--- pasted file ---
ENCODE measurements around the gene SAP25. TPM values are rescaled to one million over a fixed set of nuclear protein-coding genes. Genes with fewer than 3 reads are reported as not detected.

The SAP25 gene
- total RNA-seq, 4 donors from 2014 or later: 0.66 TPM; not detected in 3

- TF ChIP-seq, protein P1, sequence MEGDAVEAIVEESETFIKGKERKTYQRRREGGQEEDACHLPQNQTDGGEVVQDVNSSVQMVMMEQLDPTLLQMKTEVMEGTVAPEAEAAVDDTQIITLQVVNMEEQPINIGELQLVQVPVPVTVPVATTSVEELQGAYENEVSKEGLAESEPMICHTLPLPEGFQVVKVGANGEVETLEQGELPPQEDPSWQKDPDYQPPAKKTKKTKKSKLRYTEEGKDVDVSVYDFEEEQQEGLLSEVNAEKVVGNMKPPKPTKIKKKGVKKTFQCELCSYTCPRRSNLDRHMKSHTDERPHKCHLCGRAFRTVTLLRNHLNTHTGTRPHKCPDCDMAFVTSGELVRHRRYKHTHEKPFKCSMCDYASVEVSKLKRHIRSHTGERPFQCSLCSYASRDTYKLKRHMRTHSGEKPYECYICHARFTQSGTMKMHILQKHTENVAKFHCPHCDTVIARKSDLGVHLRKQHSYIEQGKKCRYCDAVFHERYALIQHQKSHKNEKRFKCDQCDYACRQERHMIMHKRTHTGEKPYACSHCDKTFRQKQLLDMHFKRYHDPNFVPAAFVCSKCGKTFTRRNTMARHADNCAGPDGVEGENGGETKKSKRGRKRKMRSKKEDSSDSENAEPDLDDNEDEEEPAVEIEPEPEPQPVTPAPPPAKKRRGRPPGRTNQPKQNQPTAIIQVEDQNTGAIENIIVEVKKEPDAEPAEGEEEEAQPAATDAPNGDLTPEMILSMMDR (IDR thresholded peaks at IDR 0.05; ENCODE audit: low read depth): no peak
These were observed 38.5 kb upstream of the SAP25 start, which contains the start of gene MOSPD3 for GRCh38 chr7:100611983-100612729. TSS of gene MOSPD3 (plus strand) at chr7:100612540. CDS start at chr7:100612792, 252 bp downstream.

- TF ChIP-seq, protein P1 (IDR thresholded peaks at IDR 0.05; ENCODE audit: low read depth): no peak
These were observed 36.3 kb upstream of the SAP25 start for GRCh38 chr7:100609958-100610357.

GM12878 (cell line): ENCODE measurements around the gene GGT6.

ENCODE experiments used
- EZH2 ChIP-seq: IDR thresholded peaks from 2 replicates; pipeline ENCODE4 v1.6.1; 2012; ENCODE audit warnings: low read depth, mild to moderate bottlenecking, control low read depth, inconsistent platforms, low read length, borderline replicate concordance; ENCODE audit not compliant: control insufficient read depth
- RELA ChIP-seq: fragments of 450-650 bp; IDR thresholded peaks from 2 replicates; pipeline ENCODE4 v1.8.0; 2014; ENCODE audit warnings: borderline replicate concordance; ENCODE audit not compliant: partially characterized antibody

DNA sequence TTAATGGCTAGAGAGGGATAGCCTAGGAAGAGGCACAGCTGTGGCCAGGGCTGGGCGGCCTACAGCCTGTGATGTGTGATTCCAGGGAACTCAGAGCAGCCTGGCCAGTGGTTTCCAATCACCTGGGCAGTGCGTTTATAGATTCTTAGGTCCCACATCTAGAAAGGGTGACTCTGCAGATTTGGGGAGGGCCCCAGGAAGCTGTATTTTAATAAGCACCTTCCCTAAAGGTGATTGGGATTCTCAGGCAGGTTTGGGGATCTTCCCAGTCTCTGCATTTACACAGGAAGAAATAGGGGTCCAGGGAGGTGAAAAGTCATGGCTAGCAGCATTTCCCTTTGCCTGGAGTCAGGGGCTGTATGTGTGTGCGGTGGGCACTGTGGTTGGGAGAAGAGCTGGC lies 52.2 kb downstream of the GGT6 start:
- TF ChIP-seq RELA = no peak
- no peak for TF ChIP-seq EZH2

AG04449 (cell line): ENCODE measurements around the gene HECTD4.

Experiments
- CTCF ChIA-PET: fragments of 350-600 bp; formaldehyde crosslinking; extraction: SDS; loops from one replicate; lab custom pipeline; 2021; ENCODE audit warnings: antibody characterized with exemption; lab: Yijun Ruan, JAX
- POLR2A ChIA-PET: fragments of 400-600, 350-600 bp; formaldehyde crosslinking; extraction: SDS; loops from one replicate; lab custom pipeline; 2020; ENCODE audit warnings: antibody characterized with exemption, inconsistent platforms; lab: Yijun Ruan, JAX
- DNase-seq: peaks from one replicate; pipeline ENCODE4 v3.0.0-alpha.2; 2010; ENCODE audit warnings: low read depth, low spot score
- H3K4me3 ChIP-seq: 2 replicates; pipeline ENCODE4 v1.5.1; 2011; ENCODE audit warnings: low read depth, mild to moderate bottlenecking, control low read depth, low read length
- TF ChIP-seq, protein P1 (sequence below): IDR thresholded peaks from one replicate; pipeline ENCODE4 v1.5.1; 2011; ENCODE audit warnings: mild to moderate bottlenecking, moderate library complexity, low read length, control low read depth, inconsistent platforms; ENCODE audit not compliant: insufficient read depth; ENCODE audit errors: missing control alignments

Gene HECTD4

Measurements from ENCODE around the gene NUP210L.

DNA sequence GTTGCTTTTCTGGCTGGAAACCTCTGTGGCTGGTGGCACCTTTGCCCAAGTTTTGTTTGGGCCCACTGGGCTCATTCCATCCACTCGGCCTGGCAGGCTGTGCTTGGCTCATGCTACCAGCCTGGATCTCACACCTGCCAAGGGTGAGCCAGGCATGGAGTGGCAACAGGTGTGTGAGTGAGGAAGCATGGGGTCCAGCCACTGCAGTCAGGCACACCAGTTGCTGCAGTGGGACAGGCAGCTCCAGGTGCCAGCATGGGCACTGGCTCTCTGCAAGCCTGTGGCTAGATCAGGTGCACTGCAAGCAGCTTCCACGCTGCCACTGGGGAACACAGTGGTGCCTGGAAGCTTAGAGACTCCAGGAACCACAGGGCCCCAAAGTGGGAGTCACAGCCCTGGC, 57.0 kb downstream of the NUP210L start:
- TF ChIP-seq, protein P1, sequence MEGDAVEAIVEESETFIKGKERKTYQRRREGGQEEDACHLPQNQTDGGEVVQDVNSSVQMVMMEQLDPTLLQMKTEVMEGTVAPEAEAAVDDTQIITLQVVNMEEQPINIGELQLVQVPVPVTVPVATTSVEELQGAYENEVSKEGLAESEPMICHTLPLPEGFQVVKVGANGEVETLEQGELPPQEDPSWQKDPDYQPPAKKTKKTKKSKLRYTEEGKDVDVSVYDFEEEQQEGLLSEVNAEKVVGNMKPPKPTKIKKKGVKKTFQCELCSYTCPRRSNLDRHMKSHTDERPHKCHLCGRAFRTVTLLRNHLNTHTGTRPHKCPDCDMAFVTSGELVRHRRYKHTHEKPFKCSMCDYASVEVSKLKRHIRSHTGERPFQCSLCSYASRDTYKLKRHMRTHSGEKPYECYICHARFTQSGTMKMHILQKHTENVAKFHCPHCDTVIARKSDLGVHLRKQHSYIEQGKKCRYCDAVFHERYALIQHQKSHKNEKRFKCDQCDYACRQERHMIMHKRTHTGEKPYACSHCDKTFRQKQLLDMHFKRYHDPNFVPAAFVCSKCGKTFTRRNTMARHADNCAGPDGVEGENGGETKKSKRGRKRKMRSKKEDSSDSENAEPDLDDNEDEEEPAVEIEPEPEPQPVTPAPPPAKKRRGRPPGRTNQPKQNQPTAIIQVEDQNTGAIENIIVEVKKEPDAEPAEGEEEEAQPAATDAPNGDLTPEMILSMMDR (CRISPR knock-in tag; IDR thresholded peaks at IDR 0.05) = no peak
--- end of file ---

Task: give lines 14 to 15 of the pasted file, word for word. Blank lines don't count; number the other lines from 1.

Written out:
- no peak for TF ChIP-seq EZH2

AG04449 (cell line): ENCODE measurements around the gene HECTD4.